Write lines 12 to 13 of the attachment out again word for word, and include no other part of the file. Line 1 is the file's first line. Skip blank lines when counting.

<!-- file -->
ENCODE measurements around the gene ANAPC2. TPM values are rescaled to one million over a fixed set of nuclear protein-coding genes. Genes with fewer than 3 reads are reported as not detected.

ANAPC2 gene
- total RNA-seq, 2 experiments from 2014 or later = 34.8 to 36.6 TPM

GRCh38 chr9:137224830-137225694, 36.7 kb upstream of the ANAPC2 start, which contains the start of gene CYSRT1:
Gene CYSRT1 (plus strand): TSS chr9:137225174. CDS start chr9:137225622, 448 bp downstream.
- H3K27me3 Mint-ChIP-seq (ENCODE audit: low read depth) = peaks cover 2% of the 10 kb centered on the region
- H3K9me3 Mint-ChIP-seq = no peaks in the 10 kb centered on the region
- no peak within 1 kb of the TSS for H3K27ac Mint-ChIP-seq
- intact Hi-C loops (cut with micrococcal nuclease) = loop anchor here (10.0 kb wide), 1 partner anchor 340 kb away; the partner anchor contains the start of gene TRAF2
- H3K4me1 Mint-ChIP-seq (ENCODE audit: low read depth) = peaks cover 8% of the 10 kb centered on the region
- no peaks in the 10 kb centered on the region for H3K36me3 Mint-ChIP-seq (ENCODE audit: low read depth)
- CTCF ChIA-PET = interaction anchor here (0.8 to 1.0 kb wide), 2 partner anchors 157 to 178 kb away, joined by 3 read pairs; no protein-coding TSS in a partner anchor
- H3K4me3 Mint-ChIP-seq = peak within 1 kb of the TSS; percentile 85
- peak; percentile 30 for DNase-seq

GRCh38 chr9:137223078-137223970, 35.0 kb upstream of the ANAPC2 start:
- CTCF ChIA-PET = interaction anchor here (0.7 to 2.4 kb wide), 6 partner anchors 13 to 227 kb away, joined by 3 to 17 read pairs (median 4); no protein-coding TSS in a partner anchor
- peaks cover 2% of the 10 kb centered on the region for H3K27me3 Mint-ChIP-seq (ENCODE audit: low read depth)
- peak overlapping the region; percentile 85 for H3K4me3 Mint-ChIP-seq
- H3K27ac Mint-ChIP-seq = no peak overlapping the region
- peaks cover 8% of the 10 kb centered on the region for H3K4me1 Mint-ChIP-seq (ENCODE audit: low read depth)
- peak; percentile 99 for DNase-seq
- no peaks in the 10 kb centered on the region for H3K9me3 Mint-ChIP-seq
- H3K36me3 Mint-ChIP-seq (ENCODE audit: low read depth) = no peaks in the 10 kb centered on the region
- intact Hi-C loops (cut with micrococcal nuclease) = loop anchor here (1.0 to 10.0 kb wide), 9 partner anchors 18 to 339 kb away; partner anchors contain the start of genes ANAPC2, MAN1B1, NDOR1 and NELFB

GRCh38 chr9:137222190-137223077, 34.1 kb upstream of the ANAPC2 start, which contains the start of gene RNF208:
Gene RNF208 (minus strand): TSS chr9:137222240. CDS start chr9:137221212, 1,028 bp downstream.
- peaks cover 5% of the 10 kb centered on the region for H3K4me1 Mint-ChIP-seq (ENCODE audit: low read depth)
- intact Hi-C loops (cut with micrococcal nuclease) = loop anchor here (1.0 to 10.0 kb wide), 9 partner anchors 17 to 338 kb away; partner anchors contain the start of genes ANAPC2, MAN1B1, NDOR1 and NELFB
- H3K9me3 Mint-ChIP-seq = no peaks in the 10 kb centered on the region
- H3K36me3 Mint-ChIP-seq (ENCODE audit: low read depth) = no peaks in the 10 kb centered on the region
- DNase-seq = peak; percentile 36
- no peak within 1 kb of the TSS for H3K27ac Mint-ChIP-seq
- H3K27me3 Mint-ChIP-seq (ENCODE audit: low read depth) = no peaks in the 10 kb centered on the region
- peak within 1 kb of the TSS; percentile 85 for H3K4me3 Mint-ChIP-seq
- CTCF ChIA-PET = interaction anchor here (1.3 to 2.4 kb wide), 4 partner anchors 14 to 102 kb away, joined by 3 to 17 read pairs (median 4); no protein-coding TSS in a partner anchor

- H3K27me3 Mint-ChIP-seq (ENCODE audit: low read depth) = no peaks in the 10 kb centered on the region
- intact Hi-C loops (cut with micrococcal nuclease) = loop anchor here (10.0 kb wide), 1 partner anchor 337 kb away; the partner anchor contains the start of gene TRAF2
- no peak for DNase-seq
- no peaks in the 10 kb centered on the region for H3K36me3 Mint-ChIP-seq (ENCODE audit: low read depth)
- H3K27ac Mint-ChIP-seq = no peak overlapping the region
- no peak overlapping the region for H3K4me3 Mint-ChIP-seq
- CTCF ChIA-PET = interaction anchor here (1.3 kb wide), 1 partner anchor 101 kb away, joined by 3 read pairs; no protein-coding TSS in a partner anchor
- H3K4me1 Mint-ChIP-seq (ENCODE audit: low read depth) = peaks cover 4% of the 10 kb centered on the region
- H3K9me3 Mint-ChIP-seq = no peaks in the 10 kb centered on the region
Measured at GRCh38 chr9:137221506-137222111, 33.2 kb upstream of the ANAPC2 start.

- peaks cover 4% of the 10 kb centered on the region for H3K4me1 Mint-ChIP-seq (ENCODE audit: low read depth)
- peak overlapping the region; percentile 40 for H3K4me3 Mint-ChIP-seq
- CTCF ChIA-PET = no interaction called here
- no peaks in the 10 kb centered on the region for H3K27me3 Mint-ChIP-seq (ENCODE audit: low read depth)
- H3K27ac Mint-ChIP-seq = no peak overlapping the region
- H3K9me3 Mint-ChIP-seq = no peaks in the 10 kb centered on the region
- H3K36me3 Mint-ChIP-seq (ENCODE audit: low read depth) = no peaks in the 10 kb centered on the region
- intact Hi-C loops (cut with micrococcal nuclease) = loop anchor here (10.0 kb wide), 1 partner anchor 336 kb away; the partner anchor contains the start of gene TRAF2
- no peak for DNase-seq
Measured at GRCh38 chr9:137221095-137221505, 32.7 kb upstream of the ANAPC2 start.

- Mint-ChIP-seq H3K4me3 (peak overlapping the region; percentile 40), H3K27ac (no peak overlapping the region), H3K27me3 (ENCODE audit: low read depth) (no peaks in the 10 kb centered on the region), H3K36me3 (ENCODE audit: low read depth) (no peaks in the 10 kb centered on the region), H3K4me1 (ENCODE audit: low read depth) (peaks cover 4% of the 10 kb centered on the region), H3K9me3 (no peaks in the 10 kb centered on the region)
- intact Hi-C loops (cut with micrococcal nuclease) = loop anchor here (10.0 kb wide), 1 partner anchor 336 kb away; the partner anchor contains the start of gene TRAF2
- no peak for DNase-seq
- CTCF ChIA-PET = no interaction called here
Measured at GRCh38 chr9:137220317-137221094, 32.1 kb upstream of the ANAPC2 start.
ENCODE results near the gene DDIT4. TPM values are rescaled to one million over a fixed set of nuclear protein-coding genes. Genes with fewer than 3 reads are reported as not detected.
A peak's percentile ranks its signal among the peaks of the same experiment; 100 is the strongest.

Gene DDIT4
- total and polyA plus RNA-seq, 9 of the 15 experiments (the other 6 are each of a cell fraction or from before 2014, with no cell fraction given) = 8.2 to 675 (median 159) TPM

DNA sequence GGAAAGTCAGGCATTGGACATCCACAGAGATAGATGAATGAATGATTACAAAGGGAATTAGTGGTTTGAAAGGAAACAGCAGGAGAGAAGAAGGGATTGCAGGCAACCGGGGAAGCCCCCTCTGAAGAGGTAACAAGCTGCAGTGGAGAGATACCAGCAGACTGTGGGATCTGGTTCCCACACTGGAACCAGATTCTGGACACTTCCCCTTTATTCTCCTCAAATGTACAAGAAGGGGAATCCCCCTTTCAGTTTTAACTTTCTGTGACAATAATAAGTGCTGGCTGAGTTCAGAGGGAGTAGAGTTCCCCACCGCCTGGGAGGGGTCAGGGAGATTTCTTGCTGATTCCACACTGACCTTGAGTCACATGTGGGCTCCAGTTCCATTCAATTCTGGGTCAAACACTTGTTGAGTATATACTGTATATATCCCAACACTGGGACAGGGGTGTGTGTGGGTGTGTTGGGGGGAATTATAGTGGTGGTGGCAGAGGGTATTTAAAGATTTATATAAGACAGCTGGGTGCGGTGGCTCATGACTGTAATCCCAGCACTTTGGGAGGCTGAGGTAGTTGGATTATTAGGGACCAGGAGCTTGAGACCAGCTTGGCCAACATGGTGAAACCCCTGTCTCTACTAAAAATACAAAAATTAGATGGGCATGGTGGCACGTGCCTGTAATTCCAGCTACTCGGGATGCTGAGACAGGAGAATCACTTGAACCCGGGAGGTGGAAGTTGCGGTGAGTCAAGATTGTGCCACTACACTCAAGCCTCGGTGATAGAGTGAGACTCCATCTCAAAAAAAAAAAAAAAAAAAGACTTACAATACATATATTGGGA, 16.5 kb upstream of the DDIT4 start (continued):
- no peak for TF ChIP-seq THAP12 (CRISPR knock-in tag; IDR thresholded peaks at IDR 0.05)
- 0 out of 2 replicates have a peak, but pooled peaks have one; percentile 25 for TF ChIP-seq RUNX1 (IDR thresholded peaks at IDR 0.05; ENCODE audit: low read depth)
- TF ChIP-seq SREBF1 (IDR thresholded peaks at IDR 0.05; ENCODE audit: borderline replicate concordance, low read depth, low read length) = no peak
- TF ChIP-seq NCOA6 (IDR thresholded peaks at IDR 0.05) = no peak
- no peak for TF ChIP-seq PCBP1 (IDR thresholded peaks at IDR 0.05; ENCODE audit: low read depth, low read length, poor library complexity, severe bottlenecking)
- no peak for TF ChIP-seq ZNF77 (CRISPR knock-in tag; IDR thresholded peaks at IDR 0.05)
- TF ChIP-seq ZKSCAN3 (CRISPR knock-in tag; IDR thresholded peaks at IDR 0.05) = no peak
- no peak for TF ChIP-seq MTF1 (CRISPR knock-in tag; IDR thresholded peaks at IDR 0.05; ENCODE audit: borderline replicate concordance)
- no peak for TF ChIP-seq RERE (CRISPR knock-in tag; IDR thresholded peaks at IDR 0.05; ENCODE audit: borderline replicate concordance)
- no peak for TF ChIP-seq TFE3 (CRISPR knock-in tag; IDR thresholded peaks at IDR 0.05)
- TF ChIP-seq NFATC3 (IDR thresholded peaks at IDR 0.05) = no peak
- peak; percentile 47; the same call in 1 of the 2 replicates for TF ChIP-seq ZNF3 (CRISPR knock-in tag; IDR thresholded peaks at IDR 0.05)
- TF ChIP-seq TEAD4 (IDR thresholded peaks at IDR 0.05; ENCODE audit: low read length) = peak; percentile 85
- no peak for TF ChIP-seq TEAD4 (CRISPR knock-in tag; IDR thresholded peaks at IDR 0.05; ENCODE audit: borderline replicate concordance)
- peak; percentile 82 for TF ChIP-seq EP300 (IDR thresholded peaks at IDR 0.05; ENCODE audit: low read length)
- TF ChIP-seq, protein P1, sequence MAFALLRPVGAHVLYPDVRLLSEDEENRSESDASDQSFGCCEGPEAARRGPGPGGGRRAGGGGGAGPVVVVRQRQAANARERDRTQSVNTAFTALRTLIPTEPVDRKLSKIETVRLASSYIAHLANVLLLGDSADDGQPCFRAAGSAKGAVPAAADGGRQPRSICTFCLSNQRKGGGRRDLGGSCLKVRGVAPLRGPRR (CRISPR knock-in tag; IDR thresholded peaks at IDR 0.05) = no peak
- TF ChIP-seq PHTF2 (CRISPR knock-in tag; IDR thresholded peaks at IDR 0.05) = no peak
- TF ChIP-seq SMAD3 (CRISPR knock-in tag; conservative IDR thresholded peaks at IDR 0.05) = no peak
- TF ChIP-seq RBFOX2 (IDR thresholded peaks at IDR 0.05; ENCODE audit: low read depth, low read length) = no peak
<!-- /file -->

- CTCF ChIA-PET = interaction anchor here (0.8 to 1.0 kb wide), 2 partner anchors 157 to 178 kb away, joined by 3 read pairs; no protein-coding TSS in a partner anchor
- H3K4me3 Mint-ChIP-seq = peak within 1 kb of the TSS; percentile 85